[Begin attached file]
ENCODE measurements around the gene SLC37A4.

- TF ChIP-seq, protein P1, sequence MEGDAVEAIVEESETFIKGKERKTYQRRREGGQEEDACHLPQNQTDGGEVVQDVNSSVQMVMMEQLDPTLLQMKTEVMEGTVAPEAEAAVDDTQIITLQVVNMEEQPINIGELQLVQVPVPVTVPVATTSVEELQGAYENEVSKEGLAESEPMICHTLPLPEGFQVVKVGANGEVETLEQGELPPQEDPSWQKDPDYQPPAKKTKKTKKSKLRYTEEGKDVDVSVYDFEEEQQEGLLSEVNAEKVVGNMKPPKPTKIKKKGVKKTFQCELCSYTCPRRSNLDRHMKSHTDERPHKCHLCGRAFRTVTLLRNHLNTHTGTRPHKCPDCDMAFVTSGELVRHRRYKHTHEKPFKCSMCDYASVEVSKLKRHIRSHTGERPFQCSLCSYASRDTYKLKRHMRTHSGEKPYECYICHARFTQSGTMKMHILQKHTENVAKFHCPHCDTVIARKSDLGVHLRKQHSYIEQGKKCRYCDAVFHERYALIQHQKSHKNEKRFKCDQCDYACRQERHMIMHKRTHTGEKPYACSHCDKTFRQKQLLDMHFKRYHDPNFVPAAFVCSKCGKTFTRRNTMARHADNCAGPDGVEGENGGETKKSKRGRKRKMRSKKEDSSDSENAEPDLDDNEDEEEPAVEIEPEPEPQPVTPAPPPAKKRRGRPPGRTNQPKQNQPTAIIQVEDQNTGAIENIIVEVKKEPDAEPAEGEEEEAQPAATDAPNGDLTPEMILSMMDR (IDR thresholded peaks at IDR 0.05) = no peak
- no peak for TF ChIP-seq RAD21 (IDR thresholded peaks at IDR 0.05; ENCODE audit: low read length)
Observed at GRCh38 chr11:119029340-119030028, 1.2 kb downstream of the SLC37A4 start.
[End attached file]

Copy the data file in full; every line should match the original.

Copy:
ENCODE measurements around the gene SLC37A4.

- TF ChIP-seq, protein P1, sequence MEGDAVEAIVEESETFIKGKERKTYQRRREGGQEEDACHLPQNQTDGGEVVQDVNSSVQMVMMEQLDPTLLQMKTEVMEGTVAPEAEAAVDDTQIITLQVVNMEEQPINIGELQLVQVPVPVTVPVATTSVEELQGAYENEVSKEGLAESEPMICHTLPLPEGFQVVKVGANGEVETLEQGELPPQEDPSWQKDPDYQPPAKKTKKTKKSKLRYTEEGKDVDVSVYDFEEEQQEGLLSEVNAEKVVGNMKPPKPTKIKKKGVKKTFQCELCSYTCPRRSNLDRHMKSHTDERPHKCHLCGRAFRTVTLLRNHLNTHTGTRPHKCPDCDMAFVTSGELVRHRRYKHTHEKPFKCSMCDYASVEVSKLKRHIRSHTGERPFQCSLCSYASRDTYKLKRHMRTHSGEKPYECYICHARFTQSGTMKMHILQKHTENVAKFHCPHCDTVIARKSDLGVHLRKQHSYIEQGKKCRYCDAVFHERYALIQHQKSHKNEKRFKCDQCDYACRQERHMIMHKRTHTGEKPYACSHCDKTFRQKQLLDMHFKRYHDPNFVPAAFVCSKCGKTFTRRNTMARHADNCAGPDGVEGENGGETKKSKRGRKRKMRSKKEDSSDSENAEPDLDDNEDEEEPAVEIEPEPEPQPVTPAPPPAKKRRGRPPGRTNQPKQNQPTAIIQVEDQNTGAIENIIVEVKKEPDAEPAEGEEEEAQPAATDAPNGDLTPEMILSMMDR (IDR thresholded peaks at IDR 0.05) = no peak
- no peak for TF ChIP-seq RAD21 (IDR thresholded peaks at IDR 0.05; ENCODE audit: low read length)
Observed at GRCh38 chr11:119029340-119030028, 1.2 kb downstream of the SLC37A4 start.